The Gaiety Theatre

12 Dec

About a month or so ago, I got to see a play at the Gaiety Theatre in Dublin, Ireland. My drama professor brought our class to see Waiting for Godot. The play is extremely philosophical once you analyse it until you feel as if your brain is going to burst. The actors did not do a very good job of the play, BUT I feel as though Waiting for Godot is a play that can’t be acted out; it’s too philosophical, and seeing it acted out takes out the meaning.

The Gaiety Theatre was designed by C.J. Phipps in 1870. The theatre was built in about seven months, and officially opened on November 27, 1871. In 1883, the theatre had an add-on by architect Frank Matcham, but the theatre remained Victorian in charm. The Gaiety Theatre is Dublin’s oldest theatre that continues to put on plays and operas.

When I went to the theatre I noticed there were hand prints on the ground beneath the theatre’s awning, and I assumed it was for famous people who acted in plays in Gaiety Theatre. The bronze hand prints found at the theatre include performers such as Niall Toibin, Maureen Potter, John B. Keane, and Luciano Pavarotti.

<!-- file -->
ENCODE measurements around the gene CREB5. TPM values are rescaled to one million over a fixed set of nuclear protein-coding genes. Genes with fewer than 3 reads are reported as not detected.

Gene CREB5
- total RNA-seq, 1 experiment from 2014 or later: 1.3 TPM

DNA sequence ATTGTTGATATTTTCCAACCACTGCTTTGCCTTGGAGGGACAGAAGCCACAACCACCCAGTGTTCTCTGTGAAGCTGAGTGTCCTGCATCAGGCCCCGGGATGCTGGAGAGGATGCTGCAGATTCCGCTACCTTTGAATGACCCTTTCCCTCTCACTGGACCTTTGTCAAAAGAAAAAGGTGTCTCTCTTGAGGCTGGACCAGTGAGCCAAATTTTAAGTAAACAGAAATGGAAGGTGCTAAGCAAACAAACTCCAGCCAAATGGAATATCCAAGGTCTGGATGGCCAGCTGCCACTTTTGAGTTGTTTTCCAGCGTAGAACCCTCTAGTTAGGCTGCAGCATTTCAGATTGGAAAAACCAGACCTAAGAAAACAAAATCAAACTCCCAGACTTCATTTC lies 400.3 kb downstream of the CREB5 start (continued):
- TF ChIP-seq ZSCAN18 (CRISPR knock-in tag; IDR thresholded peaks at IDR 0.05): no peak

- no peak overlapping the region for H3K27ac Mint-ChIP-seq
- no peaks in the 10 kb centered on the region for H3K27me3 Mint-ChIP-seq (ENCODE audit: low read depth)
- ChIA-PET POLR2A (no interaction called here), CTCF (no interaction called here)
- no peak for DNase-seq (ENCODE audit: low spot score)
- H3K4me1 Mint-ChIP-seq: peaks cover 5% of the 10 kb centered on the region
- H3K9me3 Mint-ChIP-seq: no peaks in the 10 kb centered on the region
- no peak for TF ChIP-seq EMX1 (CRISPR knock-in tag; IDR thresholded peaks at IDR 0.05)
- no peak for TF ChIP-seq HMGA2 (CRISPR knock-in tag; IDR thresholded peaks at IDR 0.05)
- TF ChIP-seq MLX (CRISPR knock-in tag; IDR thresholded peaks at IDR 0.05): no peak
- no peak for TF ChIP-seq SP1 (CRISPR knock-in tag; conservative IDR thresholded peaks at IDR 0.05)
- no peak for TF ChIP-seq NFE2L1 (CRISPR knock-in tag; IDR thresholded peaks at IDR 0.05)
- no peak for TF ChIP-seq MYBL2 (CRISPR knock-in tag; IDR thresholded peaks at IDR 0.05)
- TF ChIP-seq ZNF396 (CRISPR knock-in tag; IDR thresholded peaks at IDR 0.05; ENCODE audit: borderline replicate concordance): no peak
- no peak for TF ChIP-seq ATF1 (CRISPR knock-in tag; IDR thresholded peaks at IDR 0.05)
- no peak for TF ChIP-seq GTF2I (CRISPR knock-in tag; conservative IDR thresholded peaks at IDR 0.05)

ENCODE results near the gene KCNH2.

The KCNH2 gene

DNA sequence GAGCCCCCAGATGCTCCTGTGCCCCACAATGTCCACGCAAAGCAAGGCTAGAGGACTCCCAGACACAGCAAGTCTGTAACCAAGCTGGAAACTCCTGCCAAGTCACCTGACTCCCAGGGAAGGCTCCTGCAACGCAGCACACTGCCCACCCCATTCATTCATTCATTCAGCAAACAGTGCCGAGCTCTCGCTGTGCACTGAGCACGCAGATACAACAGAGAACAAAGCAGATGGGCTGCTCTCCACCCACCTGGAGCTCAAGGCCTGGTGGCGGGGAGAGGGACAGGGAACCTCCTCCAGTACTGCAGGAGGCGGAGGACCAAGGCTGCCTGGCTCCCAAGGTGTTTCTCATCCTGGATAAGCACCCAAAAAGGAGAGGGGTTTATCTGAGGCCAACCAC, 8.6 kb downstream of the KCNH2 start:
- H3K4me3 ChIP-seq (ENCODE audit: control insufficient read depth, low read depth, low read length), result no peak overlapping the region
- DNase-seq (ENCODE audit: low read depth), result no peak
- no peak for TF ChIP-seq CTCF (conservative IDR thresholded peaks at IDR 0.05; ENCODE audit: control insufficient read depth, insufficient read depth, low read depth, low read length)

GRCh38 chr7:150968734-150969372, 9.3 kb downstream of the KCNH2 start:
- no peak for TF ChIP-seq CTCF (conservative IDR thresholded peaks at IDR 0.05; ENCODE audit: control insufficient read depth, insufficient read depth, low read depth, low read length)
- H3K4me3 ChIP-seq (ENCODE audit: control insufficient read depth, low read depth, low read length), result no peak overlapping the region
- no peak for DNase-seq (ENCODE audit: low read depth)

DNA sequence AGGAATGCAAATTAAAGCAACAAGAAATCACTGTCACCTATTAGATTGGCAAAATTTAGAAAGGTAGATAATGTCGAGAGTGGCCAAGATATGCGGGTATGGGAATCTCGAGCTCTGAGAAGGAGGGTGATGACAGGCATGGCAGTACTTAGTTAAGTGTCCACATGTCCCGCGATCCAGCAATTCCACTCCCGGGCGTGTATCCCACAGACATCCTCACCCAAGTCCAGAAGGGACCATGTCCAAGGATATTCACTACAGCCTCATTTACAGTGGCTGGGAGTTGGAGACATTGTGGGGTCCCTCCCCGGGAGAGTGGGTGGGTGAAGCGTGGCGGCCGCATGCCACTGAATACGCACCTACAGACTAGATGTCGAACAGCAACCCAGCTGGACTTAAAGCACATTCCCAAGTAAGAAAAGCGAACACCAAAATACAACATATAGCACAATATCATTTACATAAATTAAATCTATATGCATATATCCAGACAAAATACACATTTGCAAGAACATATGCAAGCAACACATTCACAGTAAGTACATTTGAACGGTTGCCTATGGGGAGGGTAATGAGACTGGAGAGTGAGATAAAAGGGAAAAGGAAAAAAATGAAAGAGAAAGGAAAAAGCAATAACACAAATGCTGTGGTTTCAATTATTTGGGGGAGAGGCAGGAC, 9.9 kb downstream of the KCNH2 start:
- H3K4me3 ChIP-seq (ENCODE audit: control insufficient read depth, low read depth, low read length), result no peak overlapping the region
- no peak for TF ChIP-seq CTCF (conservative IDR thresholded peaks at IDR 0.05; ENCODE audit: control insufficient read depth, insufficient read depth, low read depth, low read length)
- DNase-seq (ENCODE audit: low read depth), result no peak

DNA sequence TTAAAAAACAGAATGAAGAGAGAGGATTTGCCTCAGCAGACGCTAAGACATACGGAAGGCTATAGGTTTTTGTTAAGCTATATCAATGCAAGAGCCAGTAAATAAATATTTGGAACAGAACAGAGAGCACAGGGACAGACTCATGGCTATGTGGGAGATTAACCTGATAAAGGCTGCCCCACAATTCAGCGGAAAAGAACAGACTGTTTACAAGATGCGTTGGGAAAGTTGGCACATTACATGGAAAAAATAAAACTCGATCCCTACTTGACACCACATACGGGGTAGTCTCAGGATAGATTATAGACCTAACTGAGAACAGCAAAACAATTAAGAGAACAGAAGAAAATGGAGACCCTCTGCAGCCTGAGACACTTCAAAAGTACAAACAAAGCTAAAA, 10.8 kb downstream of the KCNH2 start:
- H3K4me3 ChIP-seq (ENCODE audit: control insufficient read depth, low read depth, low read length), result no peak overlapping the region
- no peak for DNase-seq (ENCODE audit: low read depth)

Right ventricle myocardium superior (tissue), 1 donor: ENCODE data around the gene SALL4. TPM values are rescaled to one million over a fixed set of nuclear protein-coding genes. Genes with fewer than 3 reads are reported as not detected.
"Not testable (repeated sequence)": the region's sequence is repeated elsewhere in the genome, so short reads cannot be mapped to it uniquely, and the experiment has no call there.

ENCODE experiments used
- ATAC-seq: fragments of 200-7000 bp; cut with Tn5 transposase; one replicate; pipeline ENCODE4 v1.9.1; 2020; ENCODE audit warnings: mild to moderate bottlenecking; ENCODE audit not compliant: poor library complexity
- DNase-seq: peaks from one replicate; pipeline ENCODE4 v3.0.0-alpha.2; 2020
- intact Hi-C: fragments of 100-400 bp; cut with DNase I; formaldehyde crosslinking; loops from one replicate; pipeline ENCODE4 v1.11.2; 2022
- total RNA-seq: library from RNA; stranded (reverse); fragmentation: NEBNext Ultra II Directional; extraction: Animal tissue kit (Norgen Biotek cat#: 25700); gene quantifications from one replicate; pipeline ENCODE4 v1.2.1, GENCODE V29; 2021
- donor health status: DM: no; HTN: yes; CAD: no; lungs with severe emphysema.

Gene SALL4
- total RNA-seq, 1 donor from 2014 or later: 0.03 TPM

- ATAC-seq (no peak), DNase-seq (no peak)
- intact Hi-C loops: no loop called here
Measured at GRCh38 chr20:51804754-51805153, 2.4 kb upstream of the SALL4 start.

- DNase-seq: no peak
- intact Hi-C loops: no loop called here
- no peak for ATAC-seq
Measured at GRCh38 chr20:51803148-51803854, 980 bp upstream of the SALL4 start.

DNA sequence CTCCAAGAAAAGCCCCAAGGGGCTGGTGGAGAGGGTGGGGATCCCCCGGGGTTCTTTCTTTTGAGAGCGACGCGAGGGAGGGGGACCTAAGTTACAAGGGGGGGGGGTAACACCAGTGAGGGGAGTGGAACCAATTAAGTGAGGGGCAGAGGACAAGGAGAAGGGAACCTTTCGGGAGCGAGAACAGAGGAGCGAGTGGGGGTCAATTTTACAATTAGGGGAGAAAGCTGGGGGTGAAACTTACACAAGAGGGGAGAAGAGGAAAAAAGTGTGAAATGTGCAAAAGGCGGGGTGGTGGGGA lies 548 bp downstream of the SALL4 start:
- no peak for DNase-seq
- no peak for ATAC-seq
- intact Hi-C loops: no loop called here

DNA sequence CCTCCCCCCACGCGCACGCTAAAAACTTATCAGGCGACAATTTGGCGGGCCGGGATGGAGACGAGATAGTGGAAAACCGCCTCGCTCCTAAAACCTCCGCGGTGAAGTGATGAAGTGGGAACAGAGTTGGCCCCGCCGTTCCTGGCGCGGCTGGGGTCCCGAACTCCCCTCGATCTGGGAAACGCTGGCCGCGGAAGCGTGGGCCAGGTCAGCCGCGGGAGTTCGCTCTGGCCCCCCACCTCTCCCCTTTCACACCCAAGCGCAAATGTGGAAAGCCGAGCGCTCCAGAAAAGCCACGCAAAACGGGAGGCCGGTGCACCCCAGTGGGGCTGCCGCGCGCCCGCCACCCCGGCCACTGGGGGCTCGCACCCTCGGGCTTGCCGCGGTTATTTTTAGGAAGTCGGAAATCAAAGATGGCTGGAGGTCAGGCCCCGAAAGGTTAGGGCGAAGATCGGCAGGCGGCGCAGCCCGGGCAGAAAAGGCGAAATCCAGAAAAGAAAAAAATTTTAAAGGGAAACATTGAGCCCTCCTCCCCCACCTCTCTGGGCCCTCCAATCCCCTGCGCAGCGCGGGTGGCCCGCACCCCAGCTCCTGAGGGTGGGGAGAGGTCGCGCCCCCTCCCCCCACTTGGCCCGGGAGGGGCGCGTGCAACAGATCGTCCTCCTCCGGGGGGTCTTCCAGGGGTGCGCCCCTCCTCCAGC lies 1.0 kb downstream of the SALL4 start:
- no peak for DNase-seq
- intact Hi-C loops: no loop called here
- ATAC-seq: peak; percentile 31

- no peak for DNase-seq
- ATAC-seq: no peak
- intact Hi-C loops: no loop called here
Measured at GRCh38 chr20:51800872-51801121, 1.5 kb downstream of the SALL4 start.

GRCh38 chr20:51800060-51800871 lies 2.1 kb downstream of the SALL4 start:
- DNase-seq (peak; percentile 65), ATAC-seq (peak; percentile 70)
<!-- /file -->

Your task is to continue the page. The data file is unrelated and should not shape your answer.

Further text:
The Gaiety Theatre is also a nightclub on Fridays and Saturdays; they have live bands on every floor, and is the latest-opening non-private nightclub in the city. (Sounds fun!)

The theatre itself was beautiful, inside and out (cliché, I know). The red velvet seats matched with the curtains on stage, and the acoustics in the theatre were pretty great. I have been to Broadway shows, and those theatres are humongous and equally beautiful, but the Gaiety Theatre is quite small. Its size is perfect because there’s intimacy between the audience and the actors; the space is small, and you are able to experience and see more than you would in a bigger theatre. I would love to see another play at the Gaiety Theatre, preferably one that won’t make my brain hurt, or make me fall asleep.

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